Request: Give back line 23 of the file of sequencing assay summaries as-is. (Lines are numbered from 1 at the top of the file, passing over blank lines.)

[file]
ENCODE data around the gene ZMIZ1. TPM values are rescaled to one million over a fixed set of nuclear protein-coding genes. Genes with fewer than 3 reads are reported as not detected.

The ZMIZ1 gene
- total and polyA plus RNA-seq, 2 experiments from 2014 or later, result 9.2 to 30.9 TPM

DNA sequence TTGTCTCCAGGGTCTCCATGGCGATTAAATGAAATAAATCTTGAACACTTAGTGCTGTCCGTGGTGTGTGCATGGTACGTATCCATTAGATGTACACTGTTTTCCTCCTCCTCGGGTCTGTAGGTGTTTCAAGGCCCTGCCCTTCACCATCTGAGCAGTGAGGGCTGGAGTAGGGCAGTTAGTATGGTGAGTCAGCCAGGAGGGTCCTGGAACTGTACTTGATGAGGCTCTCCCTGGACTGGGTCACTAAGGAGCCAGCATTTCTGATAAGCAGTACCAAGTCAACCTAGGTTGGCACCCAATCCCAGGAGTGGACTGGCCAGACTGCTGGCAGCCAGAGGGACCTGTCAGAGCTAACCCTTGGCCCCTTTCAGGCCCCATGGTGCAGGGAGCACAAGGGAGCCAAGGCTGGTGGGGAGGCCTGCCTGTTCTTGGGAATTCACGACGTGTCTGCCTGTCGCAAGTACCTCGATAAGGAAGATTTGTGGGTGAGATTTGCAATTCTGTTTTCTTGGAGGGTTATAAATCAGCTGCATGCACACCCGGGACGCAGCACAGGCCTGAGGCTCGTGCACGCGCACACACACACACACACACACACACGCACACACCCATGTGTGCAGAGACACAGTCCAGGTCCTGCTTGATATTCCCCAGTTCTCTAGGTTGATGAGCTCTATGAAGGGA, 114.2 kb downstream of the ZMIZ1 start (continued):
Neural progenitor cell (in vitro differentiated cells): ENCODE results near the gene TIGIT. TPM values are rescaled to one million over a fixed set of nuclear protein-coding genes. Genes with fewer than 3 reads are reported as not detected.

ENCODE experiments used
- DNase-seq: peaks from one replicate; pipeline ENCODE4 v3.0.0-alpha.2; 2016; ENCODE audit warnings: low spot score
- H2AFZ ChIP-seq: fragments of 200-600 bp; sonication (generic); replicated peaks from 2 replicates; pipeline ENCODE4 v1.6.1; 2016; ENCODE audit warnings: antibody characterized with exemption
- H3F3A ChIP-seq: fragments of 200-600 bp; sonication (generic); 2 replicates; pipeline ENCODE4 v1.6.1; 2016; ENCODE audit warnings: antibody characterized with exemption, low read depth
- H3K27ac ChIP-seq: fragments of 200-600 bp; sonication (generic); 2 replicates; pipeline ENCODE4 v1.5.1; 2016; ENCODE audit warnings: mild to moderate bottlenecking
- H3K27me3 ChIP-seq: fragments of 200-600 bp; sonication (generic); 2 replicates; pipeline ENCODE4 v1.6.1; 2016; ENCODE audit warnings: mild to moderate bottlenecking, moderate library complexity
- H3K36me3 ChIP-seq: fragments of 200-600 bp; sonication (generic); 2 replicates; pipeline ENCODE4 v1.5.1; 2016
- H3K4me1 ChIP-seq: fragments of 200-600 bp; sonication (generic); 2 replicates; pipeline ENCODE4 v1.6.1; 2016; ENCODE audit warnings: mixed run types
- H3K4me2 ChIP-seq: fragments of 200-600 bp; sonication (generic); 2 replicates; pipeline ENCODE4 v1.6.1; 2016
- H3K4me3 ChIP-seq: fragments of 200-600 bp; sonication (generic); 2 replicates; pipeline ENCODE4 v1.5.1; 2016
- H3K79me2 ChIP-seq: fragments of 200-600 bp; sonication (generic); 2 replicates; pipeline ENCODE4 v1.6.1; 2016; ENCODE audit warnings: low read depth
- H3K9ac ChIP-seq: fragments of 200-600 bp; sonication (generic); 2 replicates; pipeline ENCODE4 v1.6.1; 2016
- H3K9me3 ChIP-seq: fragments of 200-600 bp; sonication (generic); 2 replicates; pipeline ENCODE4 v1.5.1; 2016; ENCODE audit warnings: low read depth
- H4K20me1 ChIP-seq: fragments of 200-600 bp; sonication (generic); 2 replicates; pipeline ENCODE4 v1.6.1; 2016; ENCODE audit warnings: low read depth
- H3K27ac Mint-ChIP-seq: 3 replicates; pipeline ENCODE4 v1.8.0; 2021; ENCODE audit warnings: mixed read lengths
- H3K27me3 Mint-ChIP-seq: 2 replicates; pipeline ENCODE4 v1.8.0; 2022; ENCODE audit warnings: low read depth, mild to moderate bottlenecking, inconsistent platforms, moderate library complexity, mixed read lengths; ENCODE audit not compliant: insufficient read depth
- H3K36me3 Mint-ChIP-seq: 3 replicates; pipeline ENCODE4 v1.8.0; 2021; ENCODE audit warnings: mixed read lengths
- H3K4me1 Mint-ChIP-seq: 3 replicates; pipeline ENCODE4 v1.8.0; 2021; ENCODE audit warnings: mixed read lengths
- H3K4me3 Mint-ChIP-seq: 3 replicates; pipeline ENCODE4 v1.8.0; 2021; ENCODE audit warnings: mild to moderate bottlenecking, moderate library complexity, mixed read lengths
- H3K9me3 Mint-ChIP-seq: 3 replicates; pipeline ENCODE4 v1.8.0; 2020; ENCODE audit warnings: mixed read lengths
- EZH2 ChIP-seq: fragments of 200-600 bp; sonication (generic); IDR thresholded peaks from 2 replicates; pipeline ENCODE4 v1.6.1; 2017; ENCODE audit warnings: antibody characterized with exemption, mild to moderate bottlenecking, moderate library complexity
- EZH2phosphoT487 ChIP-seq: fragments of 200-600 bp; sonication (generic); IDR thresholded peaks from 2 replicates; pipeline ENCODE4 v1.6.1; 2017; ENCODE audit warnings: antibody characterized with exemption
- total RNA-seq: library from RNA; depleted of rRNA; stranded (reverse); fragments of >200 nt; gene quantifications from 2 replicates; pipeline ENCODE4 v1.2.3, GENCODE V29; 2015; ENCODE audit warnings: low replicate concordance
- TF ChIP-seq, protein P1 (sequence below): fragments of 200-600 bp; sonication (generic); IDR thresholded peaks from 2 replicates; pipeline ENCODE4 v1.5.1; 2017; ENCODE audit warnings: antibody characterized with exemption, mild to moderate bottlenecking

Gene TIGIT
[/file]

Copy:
- H3K4me1 Mint-ChIP-seq: 3 replicates; pipeline ENCODE4 v1.8.0; 2021; ENCODE audit warnings: mixed read lengths